- 120g / 4 oz coconut yoghurt (or normal dairy yoghurt if you prefer)
- 2 frozen bananas
- Hanful of frozen berries
- 3 pitted Medjool dates
Add the ingredients in the order specified and secure the lid. Select variable speed 1, turn on the machine and slowly increase the speed to 10, then to High. Run for about 10 seconds until the mixture is smooth, using the tamper to press the mixture into the blades. Stop to scrape the mixture from the sides of the container and blitz again, as before. Don’t run the motor for too long as the ice cream will start to heat up and melt. Eat immediately.
What you put in your morning smoothie is really up to you and can depend on what nutrients you’re looking for, how you want it to taste, what’s in season, where you are in the world… I like to vary things so I don’t get bored! Fruit is full of vitamins but also sugar, so try to balance that out with some veggies to keep the smoothie from being too calorie-packed and acidic.
- 4 leaves cavolo nero (black kale)
- 200ml / 7fl oz (approximately) unsweetened coconut water (or filtered water if you prefer)
- 1 banana
- 5cm / 2” piece of cucumber
- Small piece (the size of the tip of your thumb) of fresh ginger
- Large handful of fresh or frozen berries
First, tear your cavolo nero into pieces and add to the Vitamix / blender with the coconut water. Blitz for a few seconds, then add the banana, cucumber, ginger and berries and blitz until smooth. Pour into glasses and drink immediately.
Butternut squash soup with chilli and coconut
The chilli and ginger in this soup should be subtle, but you’ll feel their warmth spread throughout your body – perfect on these chilly winter days. I love roasted butternut squash and the addition of coconut milk gives this soup a lovely creamy texture.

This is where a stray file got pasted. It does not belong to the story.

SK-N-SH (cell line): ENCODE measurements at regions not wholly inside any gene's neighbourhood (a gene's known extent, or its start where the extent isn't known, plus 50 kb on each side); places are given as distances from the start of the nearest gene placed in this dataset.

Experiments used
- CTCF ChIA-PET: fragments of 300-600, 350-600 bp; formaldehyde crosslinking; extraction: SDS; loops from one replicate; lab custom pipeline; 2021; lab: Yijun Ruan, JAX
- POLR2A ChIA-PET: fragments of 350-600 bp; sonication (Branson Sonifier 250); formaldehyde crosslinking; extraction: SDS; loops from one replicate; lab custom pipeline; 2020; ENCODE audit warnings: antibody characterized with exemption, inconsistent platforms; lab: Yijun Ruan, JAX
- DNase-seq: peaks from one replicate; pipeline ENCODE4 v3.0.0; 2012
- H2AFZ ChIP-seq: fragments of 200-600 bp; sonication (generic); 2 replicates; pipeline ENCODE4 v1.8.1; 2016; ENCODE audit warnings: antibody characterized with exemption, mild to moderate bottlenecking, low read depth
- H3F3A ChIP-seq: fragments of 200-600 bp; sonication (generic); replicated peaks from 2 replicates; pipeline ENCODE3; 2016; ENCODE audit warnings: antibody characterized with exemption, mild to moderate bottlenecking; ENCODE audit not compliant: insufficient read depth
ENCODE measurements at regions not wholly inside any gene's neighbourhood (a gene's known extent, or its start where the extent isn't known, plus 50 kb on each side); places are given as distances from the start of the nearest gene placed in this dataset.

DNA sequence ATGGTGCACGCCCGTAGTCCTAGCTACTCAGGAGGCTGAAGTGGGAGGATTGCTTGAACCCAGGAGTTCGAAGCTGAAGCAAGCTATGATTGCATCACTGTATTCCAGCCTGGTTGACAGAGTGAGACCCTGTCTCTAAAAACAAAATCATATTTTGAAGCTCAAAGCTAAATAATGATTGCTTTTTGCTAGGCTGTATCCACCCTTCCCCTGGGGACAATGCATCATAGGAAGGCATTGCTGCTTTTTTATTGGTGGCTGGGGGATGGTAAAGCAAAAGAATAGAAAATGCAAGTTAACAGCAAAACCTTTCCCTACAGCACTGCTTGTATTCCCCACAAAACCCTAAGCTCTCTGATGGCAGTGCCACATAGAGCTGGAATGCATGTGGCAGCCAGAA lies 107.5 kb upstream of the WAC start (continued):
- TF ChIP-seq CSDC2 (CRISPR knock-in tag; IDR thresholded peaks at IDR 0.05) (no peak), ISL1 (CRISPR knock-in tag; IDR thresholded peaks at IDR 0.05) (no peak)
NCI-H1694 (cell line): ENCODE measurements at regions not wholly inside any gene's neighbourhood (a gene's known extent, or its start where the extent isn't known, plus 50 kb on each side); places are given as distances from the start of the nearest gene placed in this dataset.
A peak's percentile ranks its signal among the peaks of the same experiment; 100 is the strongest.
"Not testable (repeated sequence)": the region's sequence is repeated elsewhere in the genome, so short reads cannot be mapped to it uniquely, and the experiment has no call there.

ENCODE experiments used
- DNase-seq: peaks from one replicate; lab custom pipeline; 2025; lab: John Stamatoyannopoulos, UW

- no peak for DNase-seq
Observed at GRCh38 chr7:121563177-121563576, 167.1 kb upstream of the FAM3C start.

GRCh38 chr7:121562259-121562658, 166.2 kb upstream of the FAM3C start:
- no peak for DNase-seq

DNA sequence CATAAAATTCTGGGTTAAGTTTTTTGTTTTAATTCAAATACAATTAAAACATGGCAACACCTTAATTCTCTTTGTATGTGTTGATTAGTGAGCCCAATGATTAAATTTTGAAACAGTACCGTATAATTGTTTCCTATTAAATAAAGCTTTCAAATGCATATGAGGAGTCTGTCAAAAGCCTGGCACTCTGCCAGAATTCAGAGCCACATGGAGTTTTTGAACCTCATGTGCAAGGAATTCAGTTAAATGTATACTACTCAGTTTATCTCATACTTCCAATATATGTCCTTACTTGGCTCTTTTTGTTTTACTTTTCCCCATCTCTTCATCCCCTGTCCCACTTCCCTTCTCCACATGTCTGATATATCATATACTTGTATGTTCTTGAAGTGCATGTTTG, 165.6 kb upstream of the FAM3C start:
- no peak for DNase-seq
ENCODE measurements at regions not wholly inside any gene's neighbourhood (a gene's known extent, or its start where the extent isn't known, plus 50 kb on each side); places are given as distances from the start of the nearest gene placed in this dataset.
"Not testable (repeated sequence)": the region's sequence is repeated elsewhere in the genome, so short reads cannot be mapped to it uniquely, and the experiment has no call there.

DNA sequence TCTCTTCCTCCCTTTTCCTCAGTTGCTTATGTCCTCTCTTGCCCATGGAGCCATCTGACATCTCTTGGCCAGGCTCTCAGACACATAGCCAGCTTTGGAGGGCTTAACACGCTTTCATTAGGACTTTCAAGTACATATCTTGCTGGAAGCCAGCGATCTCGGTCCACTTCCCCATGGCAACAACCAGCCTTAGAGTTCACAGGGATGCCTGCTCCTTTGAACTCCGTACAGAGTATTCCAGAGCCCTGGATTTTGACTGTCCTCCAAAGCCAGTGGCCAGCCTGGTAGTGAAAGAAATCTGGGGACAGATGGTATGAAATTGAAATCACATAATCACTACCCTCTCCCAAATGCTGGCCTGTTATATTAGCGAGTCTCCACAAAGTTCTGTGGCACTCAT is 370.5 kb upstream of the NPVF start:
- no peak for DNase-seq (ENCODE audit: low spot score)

- 1 butternut squash, about 1kg / 2.2 lbs peeled, deseeded and cut into large cubes, about 5cm / 2”
- 2 tablespoons olive oil
- Salt and pepper
- 2 onions, peeled and cut into large chunks (same size as butternut squash)
- 5 garlic clove, left whole in their skins
- 1 cm / ½” slice of fresh ginger
- 1 mild red chilli, deseeded, or a pinch of chilli powder plus 1 chilli to serve, deseeded and sliced
- 500ml / 1 pint vegetable stock or chicken stock
- 200ml / 7 fl oz coconut milk
- Green herbs, eg a few chives or leaves of parsley / coriander
- Heat oven to 200℃ / 390℉ normal oven (180℃ / 355℉ fan). Toss the cubes of squash in a large roasting tin with the olive oil and salt and pepper. Roast for 20 minutes, then add in the onion and garlic. Continue to roast for 15 to 20 minutes, until golden and soft.
- Add the stock to the Vitamix or blender (all ingredients can be cold if using a Vitamix, but need to be hot if using a normal blender) and tip in the squash, onion, garlic (squeeze the softened flesh out of the skins and discard the skins), ginger and chilli. Add the coconut milk, then whizz until smooth. If putting cold ingredients in a Vitamix, run the motor on high for about 4 to 5 minutes until the soup is hot.
- Season to taste and serve the soup in bowls with a few chopped herbs and chillies scattered on top.